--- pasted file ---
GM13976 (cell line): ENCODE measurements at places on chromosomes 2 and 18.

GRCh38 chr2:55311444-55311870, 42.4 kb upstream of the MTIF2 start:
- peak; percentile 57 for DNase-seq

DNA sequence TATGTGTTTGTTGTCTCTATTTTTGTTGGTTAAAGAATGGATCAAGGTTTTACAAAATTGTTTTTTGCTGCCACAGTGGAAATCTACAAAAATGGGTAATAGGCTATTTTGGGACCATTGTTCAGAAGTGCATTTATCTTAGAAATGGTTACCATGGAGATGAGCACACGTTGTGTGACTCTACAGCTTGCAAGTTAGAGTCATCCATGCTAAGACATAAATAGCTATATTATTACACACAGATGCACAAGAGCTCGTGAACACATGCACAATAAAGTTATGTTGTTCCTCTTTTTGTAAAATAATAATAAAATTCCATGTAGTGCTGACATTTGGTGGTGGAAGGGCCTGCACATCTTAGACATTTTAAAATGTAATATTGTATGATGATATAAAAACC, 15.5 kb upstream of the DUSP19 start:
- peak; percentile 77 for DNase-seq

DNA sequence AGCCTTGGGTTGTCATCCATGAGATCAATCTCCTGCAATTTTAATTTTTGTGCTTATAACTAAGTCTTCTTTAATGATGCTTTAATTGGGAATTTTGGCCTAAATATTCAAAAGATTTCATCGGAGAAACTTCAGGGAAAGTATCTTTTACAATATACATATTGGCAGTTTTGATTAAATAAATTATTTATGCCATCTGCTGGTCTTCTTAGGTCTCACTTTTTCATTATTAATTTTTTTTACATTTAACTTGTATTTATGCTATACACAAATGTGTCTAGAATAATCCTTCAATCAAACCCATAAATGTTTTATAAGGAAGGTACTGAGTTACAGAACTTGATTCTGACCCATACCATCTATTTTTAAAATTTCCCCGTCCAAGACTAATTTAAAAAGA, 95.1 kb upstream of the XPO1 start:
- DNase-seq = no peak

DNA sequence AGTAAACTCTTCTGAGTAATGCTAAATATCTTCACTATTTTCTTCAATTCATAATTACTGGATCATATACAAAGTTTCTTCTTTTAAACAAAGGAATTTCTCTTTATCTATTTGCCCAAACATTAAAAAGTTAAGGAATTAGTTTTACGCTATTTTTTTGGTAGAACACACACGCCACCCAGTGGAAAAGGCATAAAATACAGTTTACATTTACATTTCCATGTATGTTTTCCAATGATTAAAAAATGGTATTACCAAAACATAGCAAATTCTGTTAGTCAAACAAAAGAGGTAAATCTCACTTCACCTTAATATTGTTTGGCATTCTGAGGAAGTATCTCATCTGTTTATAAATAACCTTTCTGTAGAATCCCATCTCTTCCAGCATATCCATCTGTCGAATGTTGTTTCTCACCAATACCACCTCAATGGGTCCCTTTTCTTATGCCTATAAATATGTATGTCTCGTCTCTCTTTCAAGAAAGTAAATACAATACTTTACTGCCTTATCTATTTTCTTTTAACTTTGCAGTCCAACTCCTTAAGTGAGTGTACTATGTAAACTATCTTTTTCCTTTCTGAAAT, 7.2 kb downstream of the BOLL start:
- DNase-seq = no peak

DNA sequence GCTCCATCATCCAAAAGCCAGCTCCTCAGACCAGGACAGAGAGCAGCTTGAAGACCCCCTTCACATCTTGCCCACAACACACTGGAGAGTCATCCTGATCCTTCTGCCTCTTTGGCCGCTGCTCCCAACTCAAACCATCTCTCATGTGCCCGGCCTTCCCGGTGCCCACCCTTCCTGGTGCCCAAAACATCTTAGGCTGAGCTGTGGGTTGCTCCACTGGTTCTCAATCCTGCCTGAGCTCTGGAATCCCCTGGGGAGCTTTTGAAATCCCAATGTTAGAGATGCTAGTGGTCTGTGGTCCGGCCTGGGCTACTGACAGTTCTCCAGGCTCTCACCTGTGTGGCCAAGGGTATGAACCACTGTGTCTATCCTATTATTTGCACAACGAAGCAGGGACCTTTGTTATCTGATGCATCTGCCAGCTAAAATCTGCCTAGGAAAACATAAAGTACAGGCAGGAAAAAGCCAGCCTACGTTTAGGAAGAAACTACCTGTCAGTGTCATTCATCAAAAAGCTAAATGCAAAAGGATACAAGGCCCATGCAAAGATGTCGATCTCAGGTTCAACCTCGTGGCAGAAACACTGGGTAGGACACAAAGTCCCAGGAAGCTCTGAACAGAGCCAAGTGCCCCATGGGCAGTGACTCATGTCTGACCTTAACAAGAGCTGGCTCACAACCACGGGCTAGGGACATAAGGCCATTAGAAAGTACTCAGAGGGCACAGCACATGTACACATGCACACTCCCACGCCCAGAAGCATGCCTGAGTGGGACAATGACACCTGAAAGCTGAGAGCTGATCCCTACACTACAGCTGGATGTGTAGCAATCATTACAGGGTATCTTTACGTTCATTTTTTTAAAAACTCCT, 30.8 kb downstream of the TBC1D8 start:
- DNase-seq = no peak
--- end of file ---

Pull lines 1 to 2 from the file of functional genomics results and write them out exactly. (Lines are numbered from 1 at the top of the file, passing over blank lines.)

GM13976 (cell line): ENCODE measurements at places on chromosomes 2 and 18.

GRCh38 chr2:55311444-55311870, 42.4 kb upstream of the MTIF2 start: